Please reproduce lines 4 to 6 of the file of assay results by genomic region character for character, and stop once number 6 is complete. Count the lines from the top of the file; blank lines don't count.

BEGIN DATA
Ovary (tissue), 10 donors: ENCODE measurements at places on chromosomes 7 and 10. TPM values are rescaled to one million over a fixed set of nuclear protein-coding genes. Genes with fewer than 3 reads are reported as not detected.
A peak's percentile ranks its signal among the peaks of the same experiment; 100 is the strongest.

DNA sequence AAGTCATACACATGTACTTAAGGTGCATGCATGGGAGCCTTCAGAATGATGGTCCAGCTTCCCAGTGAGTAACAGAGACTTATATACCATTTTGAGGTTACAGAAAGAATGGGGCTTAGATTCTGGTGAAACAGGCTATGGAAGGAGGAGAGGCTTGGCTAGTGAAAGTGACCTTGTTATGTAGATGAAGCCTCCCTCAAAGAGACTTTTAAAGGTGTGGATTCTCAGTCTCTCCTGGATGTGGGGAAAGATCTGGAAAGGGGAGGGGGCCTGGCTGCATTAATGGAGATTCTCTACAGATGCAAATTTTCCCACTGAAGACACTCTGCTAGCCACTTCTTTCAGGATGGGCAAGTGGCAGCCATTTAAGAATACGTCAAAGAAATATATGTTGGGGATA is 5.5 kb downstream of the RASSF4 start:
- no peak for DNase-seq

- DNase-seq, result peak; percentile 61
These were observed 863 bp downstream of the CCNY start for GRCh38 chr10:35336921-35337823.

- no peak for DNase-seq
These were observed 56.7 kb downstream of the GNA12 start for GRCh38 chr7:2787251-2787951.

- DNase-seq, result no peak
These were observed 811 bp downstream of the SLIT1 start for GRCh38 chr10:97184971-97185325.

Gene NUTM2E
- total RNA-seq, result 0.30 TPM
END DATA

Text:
- no peak for DNase-seq

- DNase-seq, result peak; percentile 61
These were observed 863 bp downstream of the CCNY start for GRCh38 chr10:35336921-35337823.